Synergies and Strategic Considerations

 

   

the Zymergen Board’s belief that the Merger will result in a leading synthetic biology company with enhanced scale and capabilities that will enable it to better address various execution risks and uncertainties and withstand industry challenges and macroeconomic risks;

 

   

the Zymergen Board’s belief that the combined company’s business will have an enhanced financial profile and be better positioned to withstand challenges facing the synthetic biology industry with a stronger balance sheet, expected greater free cash flow and enhanced liquidity as compared with Zymergen on a standalone basis, as well as the potential for improved access to capital markets afforded to a larger public company;

 

   

the Zymergen Board’s belief that the combined company will be able to achieve substantial synergies and be better positioned to meaningfully accelerate growth initiatives and pursue additional investment opportunities;

 

   

the Zymergen Board’s belief that Ginkgo’s vision aligns with Zymergen’s stated vision and goals regarding partnering with nature to design, develop, and manufacture high-performance products more cleanly and with less waste than traditional chemicals and materials companies;

 

   

the Zymergen Board’s belief that Ginkgo’s platform provides strong complementary technology and cultural fit contributing to a more robust business than on a standalone basis; and

 

   

the Zymergen Board’s belief that a transaction with Party A contained material risks and uncertainties due to, among other things, the regulatory scrutiny and clearances that would be expected for such

 

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transaction, the lack of adequate information provided by Party A to support its proposal, and asset valuations, and address post-closing integration, operations and financial concerns, and certain litigation and other risks involving Party A affiliates.

Standalone Considerations

 

   

material and adverse developments in Zymergen’s business that the Zymergen management believed would pose significant challenges to Zymergen’s ability to execute on its strategic plan, including, among other challenges:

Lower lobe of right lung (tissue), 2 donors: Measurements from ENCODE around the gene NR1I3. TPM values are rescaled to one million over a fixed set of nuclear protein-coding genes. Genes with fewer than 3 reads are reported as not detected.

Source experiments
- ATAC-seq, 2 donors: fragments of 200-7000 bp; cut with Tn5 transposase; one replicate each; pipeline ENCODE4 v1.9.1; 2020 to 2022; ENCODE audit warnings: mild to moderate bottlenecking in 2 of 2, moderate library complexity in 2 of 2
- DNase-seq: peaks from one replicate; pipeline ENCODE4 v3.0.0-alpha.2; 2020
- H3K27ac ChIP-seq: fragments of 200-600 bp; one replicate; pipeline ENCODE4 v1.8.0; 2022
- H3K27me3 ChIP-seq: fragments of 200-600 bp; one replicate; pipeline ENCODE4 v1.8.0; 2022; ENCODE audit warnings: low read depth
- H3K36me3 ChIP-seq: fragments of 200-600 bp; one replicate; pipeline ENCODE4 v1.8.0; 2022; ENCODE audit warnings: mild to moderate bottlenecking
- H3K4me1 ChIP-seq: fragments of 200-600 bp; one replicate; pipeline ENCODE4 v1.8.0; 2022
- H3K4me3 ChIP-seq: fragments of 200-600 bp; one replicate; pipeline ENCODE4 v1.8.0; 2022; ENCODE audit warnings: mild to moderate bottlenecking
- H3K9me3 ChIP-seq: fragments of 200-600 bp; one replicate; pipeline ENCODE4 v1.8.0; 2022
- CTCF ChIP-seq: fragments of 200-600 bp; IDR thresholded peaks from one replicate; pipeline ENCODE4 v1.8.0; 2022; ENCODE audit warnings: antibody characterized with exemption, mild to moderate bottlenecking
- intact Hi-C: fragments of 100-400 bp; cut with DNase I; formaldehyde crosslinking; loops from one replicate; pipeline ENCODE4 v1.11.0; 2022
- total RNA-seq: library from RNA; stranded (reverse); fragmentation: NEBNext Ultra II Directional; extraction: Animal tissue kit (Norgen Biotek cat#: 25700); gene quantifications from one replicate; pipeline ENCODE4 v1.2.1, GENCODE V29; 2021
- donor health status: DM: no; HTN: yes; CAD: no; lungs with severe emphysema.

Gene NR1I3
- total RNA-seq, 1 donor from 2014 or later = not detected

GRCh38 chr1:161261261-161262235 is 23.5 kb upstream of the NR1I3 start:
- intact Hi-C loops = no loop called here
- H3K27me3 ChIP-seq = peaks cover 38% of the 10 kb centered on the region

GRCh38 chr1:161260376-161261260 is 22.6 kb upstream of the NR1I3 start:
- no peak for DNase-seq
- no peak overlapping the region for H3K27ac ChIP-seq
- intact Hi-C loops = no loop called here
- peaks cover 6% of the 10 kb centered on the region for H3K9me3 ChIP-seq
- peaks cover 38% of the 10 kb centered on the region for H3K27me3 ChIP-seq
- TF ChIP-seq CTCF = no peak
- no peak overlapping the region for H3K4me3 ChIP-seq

emerging data on the total addressable market for foldable display applications, which indicated a smaller near-term market opportunity and a slower growth in such market demand than previously expected by Zymergen;

 

   

reassessments of customer demand, which indicated that prior forecasts by Zymergen’s commercial team had overestimated near-term demand; and

 

   

several key target customers encountered technical issues implementing Zymergen’s first product, Hyaline, into their manufacturing processes, which Zymergen subsequently discontinued.

 

   

the challenges generally presented by the rapidly evolving synthetic biology industry in which Zymergen competes were likely to remain present and persist following the COVID-19 pandemic;

 

   

the risk that Zymergen may need to raise an additional $800 million in net cash (consisting of $851.0 million in projected gross cash raised from equity offerings from 2022 to 2026, net of 6% in projected underwriting discounts and commissions) from projected equity financings of Zymergen (the “Projected Equity Financings”) in order to execute on its strategic plan, which would result in substantial dilution to Zymergen’s stockholders;

 

   

the going concern risk that Zymergen faced as a standalone company with respect to its ability to obtain additional financing, including the Projected Equity Financings, on favorable terms;

 

   

the fact that Zymergen commenced a search to identify a Chief Executive Officer, and that it is uncertain whether a qualified individual able to successfully oversee and execute on Zymergen’s standalone plan would be identified and/or hired in the near term or ever;

 

   

the potential disruption to Zymergen’s ability to execute on its strategic plan following the reduction in its workforce;

 

   

that biopharmaceutical drug development is inherently uncertain, and that it is possible that none of the leads discovered using Zymergen’s platform that are further developed will receive marketing approval or become viable commercial products on a timely basis, or at all;

 

   

that adverse impacts of global economic or political conditions may affect Zymergen’s business; and